The crystal chemistry of inderite, a hydrous borate with known ideal formula MgB3O3(OH)5·5H2O from the Kramer deposit, was re-investigated by electron probe micro-analysis in wavelength dispersive mode, laser ablation-(multi collector-)inductively coupled plasma-mass spectrometry and single-crystal neutron diffraction. The chemical data prove that the real composition of the investigated inderite is substantially identical to the ideal one, with insignificant content of potential isomorphic substituents, so that, excluding B, inderite does not contain any other industrially-relevant element (e.g., Li concentration is lower than 2.5 wt ppm, Be or REE lower than 0.1 wt ppm). The average δ11BNIST951 value of ca. − 7 ‰ lies within the range of values in which the source of boron is ascribable to terrestrial reservoirs (e.g., hydrothermal brines), rather than to marine ones. Neutron structure refinements, at both 280 and 10 K, confirm that the building units of the structure of inderite consist of: two BO2(OH)2 tetrahedra (B-ion in sp3 electronic configuration) and one BO2(OH) triangle (B-ion in sp2 electronic configuration), linked by corner-sharing to form a (soroborate) B3O3(OH)5 ring, and a Mg-octahedron Mg(OH)2(OH2)4. The B3O3(OH)5 ring and the Mg-octahedron are connected, by corner-sharing, to form an isolated Mg(H2O)4B3O3(OH)5 (molecular) cluster. The tri-dimensional edifice of inderite is therefore built by heteropolyhedral Mg(H2O)4B3O3(OH)5 clusters mutually connected by H-bonds, mediated by the zeolitic (“interstitial”) H2O molecules lying between the clusters, so that the correct form of the chemical formula of inderite is Mg[B3O3(OH)5](H2O)4·H2O, rather than MgB3O3(OH)5·5H2O. All the thirteen independent oxygen sites of the structure are involved in H-bonding, as donors or as acceptors. This confirms the pervasive nature and the important role played by the H-bonding network on the structural stability of inderite. The differences between the crystal structure of the two dimorphs inderite and kurnakovite are discussed.

On the crystal-chemistry of inderite, Mg[B3O3(OH)5](H2O)4·H2O / G.D. Gatta, S.C. Capelli, D. Comboni, E. Cannaò. - In: PHYSICS AND CHEMISTRY OF MINERALS. - ISSN 0342-1791. - 51:2(2024 May), pp. 21.1-21.18. [10.1007/s00269-024-01281-w]

On the crystal-chemistry of inderite, Mg[B3O3(OH)5](H2O)4·H2O

G.D. Gatta
Primo
Writing – Review & Editing
;
D. Comboni
Penultimo
Membro del Collaboration Group
;
E. Cannaò
Ultimo
Membro del Collaboration Group
2024

Abstract

The crystal chemistry of inderite, a hydrous borate with known ideal formula MgB3O3(OH)5·5H2O from the Kramer deposit, was re-investigated by electron probe micro-analysis in wavelength dispersive mode, laser ablation-(multi collector-)inductively coupled plasma-mass spectrometry and single-crystal neutron diffraction. The chemical data prove that the real composition of the investigated inderite is substantially identical to the ideal one, with insignificant content of potential isomorphic substituents, so that, excluding B, inderite does not contain any other industrially-relevant element (e.g., Li concentration is lower than 2.5 wt ppm, Be or REE lower than 0.1 wt ppm). The average δ11BNIST951 value of ca. − 7 ‰ lies within the range of values in which the source of boron is ascribable to terrestrial reservoirs (e.g., hydrothermal brines), rather than to marine ones. Neutron structure refinements, at both 280 and 10 K, confirm that the building units of the structure of inderite consist of: two BO2(OH)2 tetrahedra (B-ion in sp3 electronic configuration) and one BO2(OH) triangle (B-ion in sp2 electronic configuration), linked by corner-sharing to form a (soroborate) B3O3(OH)5 ring, and a Mg-octahedron Mg(OH)2(OH2)4. The B3O3(OH)5 ring and the Mg-octahedron are connected, by corner-sharing, to form an isolated Mg(H2O)4B3O3(OH)5 (molecular) cluster. The tri-dimensional edifice of inderite is therefore built by heteropolyhedral Mg(H2O)4B3O3(OH)5 clusters mutually connected by H-bonds, mediated by the zeolitic (“interstitial”) H2O molecules lying between the clusters, so that the correct form of the chemical formula of inderite is Mg[B3O3(OH)5](H2O)4·H2O, rather than MgB3O3(OH)5·5H2O. All the thirteen independent oxygen sites of the structure are involved in H-bonding, as donors or as acceptors. This confirms the pervasive nature and the important role played by the H-bonding network on the structural stability of inderite. The differences between the crystal structure of the two dimorphs inderite and kurnakovite are discussed.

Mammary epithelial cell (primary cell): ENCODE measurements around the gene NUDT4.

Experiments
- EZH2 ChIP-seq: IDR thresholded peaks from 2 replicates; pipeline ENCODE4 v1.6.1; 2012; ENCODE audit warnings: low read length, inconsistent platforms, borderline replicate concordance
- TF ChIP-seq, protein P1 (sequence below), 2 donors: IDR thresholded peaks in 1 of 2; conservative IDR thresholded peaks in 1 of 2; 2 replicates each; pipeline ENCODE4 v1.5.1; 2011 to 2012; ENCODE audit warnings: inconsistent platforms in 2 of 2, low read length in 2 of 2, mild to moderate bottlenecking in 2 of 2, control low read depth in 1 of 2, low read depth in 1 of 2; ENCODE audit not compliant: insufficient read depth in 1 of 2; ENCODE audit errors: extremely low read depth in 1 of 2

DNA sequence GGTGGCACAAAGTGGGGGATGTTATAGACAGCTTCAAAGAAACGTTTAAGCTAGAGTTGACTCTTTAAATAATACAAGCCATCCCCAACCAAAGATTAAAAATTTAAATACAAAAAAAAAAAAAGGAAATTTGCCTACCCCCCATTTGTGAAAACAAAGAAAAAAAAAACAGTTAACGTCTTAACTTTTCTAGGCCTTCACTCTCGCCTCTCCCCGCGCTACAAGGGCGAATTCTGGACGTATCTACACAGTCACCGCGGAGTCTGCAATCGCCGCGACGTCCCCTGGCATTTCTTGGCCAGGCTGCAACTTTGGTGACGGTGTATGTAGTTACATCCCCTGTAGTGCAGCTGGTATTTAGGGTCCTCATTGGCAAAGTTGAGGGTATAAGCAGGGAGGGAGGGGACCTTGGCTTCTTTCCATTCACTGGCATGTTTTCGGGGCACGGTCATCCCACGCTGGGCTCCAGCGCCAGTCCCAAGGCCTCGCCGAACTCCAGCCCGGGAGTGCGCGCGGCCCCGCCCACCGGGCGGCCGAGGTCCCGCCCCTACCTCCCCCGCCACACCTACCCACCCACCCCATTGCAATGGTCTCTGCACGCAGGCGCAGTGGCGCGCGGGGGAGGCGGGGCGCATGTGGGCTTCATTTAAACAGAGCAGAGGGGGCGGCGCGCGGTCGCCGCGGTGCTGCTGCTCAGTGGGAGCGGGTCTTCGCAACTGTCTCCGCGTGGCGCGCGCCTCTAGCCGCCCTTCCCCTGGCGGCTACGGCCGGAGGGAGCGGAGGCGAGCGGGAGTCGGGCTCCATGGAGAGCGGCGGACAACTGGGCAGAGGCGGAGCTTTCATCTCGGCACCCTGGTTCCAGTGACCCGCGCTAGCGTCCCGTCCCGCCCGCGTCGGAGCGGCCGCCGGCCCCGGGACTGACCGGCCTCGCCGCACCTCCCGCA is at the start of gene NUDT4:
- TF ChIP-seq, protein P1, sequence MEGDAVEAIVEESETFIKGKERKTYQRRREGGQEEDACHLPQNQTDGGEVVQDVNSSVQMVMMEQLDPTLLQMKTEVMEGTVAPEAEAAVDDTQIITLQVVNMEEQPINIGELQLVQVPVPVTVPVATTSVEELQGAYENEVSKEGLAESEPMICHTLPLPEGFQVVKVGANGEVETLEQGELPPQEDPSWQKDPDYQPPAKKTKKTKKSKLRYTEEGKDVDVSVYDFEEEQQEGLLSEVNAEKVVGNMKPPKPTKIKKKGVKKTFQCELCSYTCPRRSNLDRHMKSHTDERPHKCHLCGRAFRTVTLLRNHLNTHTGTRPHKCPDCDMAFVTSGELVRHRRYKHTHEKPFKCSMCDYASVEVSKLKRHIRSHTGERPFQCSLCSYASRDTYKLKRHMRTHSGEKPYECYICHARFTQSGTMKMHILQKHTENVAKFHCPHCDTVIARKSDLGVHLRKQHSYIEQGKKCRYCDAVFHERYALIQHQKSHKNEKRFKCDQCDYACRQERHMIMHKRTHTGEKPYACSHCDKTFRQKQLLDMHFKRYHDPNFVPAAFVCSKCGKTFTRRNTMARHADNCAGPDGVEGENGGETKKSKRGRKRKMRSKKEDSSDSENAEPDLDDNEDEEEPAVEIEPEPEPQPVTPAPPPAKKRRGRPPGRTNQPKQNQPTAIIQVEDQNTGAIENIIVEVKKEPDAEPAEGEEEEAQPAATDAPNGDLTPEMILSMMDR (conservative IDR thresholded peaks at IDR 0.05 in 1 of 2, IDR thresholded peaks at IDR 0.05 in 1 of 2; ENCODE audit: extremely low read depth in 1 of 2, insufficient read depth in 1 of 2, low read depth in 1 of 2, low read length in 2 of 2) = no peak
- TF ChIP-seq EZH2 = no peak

Inderite; Borates; Crystal chemistry; Single-crystal neutron diffraction; Hydrogen bonding;
Settore GEO/09 - Georisorse Miner.Appl.Mineral.-Petrogr.per l'amb.e i Beni Cul
Settore GEO/08 - Geochimica e Vulcanologia
mag-2024
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Utilizza questo identificativo per citare o creare un link a questo documento: https://hdl.handle.net/2434/1053088
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